Marion County Circuit Court Judge David Leith has ruled that the Oregon Lottery must turn over the entire contract it signed last year with SBTech, the Malta-based contractor it hired to create and manage Scoreboard, the agency's new sports betting app.

"Public contracts are a matter of significant public interest," Leith wrote in a Feb. 28 decision. "That interest is heightened where the contract relates to an emerging market for gambling."

In 2019, the Lottery chose SBTech to build the Scoreboard app as the agency rushed to enter the sports betting business. As WW and The Oregonian have reported, the agency's hasty procurement process raised a number of questions, including how the betting revenues would be split between SBTech and the state.

In response to a public records request for the contract with SBTech, the Lottery turned over part of the document but withheld a section that described how SBTech's compensation would be calculated. The Oregonian asked the Oregon Department of Justice, which polices state agencies' adherence to Oregon's Public Records Law to weigh in. DOJ told the Lottery it must turn over the whole contract. But in January, SBTech sued to stop that from happening.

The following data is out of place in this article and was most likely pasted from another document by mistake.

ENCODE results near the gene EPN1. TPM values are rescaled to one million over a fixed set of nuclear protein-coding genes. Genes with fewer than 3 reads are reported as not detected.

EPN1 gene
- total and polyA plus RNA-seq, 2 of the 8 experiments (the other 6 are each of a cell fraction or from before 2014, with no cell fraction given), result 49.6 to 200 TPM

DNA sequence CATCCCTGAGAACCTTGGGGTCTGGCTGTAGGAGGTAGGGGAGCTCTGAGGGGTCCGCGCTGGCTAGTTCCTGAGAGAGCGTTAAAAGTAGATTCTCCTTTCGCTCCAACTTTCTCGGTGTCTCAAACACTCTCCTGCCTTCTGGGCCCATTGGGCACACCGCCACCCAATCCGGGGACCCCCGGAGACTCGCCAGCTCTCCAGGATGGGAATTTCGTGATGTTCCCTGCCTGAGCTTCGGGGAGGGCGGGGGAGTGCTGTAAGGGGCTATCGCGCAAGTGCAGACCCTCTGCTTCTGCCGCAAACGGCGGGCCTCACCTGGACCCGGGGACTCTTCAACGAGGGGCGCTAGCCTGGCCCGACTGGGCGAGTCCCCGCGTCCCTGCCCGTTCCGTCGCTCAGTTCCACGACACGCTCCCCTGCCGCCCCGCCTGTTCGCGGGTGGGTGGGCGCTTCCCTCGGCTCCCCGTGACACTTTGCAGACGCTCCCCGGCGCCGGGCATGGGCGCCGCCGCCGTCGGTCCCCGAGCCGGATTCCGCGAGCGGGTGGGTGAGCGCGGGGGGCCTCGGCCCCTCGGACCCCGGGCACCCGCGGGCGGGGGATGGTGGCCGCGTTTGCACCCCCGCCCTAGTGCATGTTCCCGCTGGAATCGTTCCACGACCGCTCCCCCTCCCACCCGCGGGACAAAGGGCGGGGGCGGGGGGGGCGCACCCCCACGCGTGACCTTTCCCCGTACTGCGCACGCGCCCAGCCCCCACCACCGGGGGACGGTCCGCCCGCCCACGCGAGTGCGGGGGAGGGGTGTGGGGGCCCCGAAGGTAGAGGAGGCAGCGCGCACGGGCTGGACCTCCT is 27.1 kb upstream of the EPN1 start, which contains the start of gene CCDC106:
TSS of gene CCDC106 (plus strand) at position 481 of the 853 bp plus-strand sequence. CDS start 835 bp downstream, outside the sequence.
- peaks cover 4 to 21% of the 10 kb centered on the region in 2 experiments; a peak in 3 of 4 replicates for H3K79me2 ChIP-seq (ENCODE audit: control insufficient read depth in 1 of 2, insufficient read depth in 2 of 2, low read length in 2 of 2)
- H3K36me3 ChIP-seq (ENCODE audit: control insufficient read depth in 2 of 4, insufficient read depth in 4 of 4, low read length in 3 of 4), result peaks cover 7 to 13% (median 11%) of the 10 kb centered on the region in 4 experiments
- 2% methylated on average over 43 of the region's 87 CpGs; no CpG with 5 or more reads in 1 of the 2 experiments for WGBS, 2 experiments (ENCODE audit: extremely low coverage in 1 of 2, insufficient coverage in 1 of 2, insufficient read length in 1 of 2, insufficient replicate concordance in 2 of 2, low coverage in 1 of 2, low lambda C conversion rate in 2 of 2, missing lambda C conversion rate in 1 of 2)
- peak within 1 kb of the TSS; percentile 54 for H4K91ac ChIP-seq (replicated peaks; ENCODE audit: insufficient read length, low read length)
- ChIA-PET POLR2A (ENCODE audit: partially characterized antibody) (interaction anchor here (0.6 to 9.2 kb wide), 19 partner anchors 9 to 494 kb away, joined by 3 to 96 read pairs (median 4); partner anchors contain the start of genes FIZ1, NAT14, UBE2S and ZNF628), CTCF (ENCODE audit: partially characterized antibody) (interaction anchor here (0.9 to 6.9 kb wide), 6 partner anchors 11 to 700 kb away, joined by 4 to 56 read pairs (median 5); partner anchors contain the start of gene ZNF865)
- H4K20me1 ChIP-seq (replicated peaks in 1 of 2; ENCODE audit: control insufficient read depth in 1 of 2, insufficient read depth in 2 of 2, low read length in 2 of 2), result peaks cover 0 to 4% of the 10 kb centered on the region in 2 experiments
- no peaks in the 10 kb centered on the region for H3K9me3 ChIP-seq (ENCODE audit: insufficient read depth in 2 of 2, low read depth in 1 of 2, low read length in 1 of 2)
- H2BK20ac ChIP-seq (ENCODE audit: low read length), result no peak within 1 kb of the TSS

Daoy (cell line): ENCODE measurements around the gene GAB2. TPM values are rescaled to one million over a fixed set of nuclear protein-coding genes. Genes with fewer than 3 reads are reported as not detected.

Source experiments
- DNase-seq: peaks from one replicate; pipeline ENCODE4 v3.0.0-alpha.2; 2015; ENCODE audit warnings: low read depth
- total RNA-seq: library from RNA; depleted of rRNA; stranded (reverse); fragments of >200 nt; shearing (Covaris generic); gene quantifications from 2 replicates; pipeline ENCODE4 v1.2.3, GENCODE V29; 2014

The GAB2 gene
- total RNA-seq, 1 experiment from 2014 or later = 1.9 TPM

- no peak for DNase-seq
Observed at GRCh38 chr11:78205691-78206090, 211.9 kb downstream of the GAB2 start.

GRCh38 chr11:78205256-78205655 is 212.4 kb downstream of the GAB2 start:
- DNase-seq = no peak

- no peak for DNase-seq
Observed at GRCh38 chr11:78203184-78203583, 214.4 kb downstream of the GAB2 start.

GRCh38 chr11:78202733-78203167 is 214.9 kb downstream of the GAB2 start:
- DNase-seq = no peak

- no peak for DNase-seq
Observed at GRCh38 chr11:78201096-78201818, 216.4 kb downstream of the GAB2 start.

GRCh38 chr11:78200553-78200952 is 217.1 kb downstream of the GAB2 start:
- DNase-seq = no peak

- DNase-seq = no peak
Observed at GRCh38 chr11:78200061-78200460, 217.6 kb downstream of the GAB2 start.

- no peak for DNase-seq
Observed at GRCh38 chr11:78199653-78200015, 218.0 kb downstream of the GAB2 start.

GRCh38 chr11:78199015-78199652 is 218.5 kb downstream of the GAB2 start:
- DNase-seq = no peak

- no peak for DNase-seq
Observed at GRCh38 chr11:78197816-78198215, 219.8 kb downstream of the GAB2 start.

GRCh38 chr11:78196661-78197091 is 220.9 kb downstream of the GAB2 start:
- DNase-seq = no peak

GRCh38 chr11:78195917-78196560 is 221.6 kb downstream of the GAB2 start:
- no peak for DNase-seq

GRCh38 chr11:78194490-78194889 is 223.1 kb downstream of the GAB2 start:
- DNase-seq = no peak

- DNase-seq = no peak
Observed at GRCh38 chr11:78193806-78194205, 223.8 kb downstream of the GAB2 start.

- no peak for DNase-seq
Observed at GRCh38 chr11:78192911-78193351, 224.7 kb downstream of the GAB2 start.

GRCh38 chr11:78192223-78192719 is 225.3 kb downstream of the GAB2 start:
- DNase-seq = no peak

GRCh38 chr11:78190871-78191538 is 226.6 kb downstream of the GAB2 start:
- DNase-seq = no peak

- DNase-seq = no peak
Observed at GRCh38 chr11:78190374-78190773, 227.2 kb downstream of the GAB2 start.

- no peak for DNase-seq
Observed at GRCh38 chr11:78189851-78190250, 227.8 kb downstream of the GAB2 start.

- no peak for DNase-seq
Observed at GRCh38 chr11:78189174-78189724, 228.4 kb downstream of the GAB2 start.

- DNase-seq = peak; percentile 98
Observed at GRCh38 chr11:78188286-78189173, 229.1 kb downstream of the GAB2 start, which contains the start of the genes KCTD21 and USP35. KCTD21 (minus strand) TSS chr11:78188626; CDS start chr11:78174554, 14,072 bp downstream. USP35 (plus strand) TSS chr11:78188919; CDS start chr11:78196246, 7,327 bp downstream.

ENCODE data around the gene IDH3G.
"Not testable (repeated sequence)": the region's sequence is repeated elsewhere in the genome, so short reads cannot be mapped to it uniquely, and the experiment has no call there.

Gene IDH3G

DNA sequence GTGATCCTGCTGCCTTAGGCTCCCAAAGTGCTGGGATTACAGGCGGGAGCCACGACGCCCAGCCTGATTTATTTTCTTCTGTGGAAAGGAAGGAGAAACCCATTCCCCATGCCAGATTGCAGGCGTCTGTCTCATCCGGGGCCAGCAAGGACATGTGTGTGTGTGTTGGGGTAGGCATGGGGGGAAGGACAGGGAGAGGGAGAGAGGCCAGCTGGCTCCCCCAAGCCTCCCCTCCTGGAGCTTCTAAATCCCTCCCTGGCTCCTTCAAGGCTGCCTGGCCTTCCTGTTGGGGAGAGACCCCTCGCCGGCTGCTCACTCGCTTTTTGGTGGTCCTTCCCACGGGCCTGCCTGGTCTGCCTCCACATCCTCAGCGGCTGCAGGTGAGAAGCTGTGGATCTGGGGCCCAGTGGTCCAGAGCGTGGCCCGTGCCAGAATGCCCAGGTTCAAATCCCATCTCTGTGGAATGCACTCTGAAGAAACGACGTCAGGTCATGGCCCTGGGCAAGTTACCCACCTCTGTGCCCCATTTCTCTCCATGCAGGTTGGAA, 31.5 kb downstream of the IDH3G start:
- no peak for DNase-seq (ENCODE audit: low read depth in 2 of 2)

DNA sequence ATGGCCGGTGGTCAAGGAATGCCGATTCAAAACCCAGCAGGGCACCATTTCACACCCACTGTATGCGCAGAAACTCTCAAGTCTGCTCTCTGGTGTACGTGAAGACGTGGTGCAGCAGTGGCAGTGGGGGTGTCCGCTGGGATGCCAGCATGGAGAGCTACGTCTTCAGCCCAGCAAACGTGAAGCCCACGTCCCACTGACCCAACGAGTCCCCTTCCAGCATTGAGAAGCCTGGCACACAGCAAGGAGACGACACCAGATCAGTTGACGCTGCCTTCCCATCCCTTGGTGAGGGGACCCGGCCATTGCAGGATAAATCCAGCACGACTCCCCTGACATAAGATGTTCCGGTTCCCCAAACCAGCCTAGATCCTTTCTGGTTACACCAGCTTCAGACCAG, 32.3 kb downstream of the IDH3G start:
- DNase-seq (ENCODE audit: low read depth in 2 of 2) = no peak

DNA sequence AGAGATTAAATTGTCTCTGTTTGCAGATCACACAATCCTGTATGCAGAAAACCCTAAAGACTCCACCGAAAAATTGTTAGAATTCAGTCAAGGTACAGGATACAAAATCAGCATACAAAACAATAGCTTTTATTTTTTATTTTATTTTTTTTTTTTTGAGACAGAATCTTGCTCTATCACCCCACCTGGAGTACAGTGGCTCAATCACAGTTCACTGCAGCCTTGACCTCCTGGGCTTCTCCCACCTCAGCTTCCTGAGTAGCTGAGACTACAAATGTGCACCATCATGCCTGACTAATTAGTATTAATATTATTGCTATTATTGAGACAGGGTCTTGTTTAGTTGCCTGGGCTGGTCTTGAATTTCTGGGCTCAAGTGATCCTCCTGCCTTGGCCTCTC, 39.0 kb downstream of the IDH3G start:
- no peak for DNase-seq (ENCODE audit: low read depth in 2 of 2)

Leith's ruling comes in response to SBTech's lawsuit. The judge noted in his explanation of his decision that the Lottery's unexpected losses on sports betting—first reported by WW last week—strengthen the rationale for disclosing how SBTech's compensation is calculated.

"The legitimate public interest is further heightened by the initial deficits Lottery has thus far experienced under the contract," Leith wrote.

SBTech now has 30 days to decide whether to appeal Leith's ruling.